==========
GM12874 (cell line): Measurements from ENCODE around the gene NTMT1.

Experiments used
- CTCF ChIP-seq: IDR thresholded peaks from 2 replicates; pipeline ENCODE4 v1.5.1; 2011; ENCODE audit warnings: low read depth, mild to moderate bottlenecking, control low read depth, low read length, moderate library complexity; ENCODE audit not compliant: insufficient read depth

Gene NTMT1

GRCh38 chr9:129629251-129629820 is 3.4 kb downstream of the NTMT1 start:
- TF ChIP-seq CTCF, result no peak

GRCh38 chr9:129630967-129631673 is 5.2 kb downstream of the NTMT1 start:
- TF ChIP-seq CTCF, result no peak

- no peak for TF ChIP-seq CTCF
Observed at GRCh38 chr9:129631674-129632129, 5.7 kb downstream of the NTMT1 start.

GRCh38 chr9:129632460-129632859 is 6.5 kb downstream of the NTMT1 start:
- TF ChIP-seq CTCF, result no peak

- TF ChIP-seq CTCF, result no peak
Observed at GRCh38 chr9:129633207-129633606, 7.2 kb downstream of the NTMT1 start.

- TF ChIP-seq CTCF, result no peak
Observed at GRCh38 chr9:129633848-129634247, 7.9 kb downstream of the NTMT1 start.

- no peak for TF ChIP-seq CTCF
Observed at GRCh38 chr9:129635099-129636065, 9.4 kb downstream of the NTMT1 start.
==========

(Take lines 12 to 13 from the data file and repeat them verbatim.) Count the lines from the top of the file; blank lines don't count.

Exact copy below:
- TF ChIP-seq CTCF, result no peak

- TF ChIP-seq CTCF, result no peak